Rayman Origins Vita Review
Game: Rayman Origins
Developer: Ubisoft Montpellier
Available on: PlayStation Vita
There’s no reason to dwell on something we all know I’m going to say, especially if you read my previous review of the Xbox 360 version of Rayman Origins, this new version is the reason that you all need to buy a PlayStation Vita. This new version of Rayman Origins is essentially the exact same game – the same awesome game that we were treated to at the end of last year – and everything has made its way into the pint sized masterpiece, all of the levels, all of the side levels such as the Land of the Livid Dead and also includes some extra little bits too. Gone are the times when we got handheld versions of our favourite games that were stripped down caricatures of their big brothers, with the PS Vita we’re getting the same game, true power in our pockets.
The visuals of the Ubiart engine were something which impressed me about the original version of Rayman Origins that was released last year, all of the animations were crisp and the character were very well drawn and animated. Every single frame has been squeezed into the PS Vita and if you thought it looked good on your HDTV then you’re going to be amazed with how good it looks on the Vita’s stunning OLED display. The screen is gorgeous and bright, highlighting the visuals of the game and serving to enhance the already outstanding animations. If I was talking about the visuals alone then I would certainly say that Rayman Origins is a game that deserves to be seen on the Vita and its OLED screen.
As I briefly mentioned before, all of the levels that you played through on your home console are back, and they’re not cut down, shortened versions of the levels, they’re the whole thing. All of the extra content that came last year is on the Vita version of the game; Land of the Livid Dead, all of the unlockable characters. I don’t think I’ve ever seen a handheld version of a game contain every single aspect of its big brother but Ubisoft have managed it in Rayman Origins. However, that’s not all they’ve included here, there’s even extra stuff. While you’re playing through the levels you may find an oddly shaped artefact hidden within the world (each one kind of looks like half of the ying-yang symbol), tapping on these will allow you to collect them unlocking a section of one of the two murals that are in the game. This is something that wasn’t in the original version of Rayman Origins and hugely extends the longevity of the game if you’re the kind of person that finds themselves scouring every inch of every level trying to find them. You can even share some of the artefacts by using near, a feature that’s built into every PlayStation Vita and allows you to send an artefact to someone in your local area.
Another aspect of the PS Vita version of Rayman Origins that was nowhere to be seen on the console release of the game is the addition of level races. Every so often you will unlock one of the levels that you play during the main game for use in this ghost mode. The mode gives you a time that you have to try and beat, once you beat the default time you have the option of also being able to share that over the Vita’s near function. This adds a sense of multiplayer that would otherwise be missing from the game. On that note, while we’re talking about things that were added to the game, we should talk about things that were removed. The only noticeable feature that was removed is the ability to play multiplayer, even in the main console version of the game this was only a local multiplayer where all players played on the same screen, but it was multiplayer nonetheless. This Vita version has nothing in terms of multiplayer (except the aforementioned ghost times) and this is a little bit of a disappointment, while I didn’t expect to see a fully integrated online multiplayer mode, I would have liked to see a local multiplayer using two consoles, two versions of the game and just the local wifi connection. Oh well, you can’t win them all I suppose.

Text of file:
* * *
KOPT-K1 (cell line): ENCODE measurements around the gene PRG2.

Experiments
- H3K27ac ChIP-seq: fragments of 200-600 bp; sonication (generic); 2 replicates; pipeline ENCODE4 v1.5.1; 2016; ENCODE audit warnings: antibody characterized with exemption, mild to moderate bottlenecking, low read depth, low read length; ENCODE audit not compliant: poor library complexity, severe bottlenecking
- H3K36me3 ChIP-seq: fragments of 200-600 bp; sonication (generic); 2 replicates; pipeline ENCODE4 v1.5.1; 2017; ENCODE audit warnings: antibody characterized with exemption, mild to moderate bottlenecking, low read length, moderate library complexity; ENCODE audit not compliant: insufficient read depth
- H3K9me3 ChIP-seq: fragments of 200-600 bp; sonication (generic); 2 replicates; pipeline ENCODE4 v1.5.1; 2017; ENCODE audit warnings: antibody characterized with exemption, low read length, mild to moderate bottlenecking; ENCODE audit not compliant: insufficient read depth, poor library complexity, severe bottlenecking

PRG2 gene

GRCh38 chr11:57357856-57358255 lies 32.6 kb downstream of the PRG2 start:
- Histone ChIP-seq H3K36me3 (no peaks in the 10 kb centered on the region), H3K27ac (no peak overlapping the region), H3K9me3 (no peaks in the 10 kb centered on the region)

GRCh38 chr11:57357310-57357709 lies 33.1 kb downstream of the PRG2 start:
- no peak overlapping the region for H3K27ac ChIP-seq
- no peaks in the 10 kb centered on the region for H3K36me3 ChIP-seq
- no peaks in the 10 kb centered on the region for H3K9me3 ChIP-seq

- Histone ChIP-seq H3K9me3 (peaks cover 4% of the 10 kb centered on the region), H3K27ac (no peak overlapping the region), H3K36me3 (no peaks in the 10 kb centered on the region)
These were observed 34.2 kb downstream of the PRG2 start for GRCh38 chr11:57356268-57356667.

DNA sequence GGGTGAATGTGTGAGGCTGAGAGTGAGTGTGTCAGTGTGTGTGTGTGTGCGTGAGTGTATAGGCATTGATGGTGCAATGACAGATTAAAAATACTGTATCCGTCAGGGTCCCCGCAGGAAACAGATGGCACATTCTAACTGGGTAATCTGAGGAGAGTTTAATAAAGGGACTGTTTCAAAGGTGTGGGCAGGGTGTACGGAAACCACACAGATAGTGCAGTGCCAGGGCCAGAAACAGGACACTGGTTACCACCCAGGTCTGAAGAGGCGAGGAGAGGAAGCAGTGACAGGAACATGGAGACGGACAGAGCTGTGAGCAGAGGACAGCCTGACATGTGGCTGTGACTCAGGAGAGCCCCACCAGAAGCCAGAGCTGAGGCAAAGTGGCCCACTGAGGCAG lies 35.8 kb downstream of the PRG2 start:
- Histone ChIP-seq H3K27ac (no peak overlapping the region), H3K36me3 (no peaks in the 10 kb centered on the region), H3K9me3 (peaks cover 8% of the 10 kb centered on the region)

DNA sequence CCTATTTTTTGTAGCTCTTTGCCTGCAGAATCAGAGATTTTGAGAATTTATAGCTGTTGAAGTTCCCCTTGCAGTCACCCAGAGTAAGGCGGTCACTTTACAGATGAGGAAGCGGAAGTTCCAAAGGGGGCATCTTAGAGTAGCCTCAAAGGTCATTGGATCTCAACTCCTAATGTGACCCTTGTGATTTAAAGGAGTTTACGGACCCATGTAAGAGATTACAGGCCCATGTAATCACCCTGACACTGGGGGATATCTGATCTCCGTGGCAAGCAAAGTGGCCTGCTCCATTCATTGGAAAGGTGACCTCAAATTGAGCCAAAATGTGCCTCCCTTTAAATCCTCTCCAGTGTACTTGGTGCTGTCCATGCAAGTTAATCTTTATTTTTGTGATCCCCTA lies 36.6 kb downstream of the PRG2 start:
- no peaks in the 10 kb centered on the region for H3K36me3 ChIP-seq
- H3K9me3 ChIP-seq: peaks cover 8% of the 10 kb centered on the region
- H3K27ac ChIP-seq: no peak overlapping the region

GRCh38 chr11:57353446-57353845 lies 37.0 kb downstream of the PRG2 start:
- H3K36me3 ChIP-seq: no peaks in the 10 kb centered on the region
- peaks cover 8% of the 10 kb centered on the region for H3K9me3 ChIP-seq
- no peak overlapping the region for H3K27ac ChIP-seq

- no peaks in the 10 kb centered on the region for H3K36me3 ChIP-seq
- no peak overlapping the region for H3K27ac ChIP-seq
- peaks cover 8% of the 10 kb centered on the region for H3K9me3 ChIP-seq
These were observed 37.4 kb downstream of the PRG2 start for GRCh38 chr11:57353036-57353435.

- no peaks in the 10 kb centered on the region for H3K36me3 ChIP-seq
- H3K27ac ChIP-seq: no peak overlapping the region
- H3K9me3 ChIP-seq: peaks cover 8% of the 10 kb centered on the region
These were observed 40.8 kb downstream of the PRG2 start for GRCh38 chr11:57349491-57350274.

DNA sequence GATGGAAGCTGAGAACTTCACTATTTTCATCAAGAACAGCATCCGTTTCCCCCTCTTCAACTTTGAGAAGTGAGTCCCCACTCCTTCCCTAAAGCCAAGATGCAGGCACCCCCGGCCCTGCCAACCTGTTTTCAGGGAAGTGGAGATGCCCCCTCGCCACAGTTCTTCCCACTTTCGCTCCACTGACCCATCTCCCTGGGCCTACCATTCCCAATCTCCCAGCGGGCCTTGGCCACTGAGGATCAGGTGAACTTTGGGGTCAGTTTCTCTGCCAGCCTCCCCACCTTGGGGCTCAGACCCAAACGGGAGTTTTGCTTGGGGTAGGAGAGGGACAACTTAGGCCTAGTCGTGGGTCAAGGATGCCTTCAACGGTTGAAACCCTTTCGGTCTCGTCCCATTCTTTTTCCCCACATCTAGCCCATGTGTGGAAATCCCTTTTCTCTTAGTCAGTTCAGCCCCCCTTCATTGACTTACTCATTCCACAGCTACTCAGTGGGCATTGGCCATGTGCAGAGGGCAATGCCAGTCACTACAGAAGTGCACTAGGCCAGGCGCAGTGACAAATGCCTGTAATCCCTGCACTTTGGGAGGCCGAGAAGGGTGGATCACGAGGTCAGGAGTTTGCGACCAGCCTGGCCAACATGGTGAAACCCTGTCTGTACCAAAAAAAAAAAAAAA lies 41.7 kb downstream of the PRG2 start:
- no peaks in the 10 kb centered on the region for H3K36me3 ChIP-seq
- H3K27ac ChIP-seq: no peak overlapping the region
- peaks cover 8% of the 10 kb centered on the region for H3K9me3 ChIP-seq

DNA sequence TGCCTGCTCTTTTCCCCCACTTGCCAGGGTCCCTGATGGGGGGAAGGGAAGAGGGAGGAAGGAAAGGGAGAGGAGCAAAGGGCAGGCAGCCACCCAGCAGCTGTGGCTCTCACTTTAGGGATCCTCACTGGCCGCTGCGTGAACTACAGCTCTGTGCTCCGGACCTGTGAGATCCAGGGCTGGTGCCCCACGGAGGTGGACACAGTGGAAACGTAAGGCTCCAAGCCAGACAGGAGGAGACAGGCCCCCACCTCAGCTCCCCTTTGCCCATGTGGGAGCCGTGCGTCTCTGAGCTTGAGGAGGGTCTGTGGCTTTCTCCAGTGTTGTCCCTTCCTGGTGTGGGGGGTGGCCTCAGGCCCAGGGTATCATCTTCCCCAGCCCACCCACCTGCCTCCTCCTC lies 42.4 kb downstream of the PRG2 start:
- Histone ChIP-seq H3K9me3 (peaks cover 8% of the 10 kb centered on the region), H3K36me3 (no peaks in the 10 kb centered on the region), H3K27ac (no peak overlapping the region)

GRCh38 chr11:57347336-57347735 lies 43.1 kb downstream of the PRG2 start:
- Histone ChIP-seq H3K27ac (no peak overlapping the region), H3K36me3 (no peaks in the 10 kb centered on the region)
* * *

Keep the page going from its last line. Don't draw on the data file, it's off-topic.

Arguably, one of the main aspects of Rayman Origins is its use of sound. All of the music that you hear is instantly recognisable if you’ve played the game before, and if you haven’t, you’re going to have some of them in your head for a very long time. An example of this music is the piece that’s played when the player collects the King Lum (the item that turns all other Lums red for a short amount of time), the music that plays when you collect him is something the I’ve found myself humming on various occasions when I didn’t even realise it, and I’m sure I’m not the only one. If you’re going to play Rayman Origins while you’re travelling on the train or bus to work, you owe it to yourself to play with headphones on, don’t just turn the sound down. That’s half the fun!
VERDICT: The brightness of the OLED screen is fantastic, as other reviews have also said, but Rayman Origins shows it off magnificently with the Ubiart engine. It’s going to take a while for developers to start squeezing what they can out of the system for the more popular AAA titles but the guys at Ubisoft Montpelier have managed to do it with their first attempt. The fact that they managed to squeeze every aspect of the console game into such a tiny card, as well as adding even more features is mind-boggling. If the Vita is the future of gaming then, with games like Rayman Origins, I’m coming along for the ride. No game is perfect but Rayman Origins is pretty much there.